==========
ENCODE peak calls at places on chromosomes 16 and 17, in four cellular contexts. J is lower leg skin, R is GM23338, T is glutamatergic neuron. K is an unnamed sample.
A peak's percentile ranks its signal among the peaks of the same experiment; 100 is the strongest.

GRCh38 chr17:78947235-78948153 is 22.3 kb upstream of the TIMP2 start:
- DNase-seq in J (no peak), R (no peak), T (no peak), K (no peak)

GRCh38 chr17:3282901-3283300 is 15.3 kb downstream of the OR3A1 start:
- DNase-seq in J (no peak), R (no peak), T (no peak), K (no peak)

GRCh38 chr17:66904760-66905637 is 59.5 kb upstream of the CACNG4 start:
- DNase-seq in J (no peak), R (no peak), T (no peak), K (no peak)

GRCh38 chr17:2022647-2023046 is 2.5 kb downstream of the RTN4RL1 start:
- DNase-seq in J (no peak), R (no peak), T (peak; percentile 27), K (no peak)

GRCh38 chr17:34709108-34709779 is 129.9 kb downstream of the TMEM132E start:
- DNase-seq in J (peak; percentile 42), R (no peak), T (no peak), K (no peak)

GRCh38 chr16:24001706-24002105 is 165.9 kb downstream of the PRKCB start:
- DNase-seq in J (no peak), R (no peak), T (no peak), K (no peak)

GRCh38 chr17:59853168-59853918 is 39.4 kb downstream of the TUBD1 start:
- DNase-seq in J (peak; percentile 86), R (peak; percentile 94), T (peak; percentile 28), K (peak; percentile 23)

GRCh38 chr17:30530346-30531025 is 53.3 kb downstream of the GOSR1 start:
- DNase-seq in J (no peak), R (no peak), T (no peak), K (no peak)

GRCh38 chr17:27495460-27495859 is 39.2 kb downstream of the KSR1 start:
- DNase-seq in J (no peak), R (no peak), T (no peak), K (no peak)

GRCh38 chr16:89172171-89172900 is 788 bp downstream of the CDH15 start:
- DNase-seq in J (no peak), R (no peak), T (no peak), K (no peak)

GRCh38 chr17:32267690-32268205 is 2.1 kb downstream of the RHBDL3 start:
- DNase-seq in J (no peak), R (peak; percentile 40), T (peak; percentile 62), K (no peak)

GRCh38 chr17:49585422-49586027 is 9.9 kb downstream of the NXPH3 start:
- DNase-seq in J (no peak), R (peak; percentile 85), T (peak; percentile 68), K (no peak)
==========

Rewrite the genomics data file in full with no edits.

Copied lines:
ENCODE peak calls at places on chromosomes 16 and 17, in four cellular contexts. J is lower leg skin, R is GM23338, T is glutamatergic neuron. K is an unnamed sample.
A peak's percentile ranks its signal among the peaks of the same experiment; 100 is the strongest.

GRCh38 chr17:78947235-78948153 is 22.3 kb upstream of the TIMP2 start:
- DNase-seq in J (no peak), R (no peak), T (no peak), K (no peak)

GRCh38 chr17:3282901-3283300 is 15.3 kb downstream of the OR3A1 start:
- DNase-seq in J (no peak), R (no peak), T (no peak), K (no peak)

GRCh38 chr17:66904760-66905637 is 59.5 kb upstream of the CACNG4 start:
- DNase-seq in J (no peak), R (no peak), T (no peak), K (no peak)

GRCh38 chr17:2022647-2023046 is 2.5 kb downstream of the RTN4RL1 start:
- DNase-seq in J (no peak), R (no peak), T (peak; percentile 27), K (no peak)

GRCh38 chr17:34709108-34709779 is 129.9 kb downstream of the TMEM132E start:
- DNase-seq in J (peak; percentile 42), R (no peak), T (no peak), K (no peak)

GRCh38 chr16:24001706-24002105 is 165.9 kb downstream of the PRKCB start:
- DNase-seq in J (no peak), R (no peak), T (no peak), K (no peak)

GRCh38 chr17:59853168-59853918 is 39.4 kb downstream of the TUBD1 start:
- DNase-seq in J (peak; percentile 86), R (peak; percentile 94), T (peak; percentile 28), K (peak; percentile 23)

GRCh38 chr17:30530346-30531025 is 53.3 kb downstream of the GOSR1 start:
- DNase-seq in J (no peak), R (no peak), T (no peak), K (no peak)

GRCh38 chr17:27495460-27495859 is 39.2 kb downstream of the KSR1 start:
- DNase-seq in J (no peak), R (no peak), T (no peak), K (no peak)

GRCh38 chr16:89172171-89172900 is 788 bp downstream of the CDH15 start:
- DNase-seq in J (no peak), R (no peak), T (no peak), K (no peak)

GRCh38 chr17:32267690-32268205 is 2.1 kb downstream of the RHBDL3 start:
- DNase-seq in J (no peak), R (peak; percentile 40), T (peak; percentile 62), K (no peak)

GRCh38 chr17:49585422-49586027 is 9.9 kb downstream of the NXPH3 start:
- DNase-seq in J (no peak), R (peak; percentile 85), T (peak; percentile 68), K (no peak)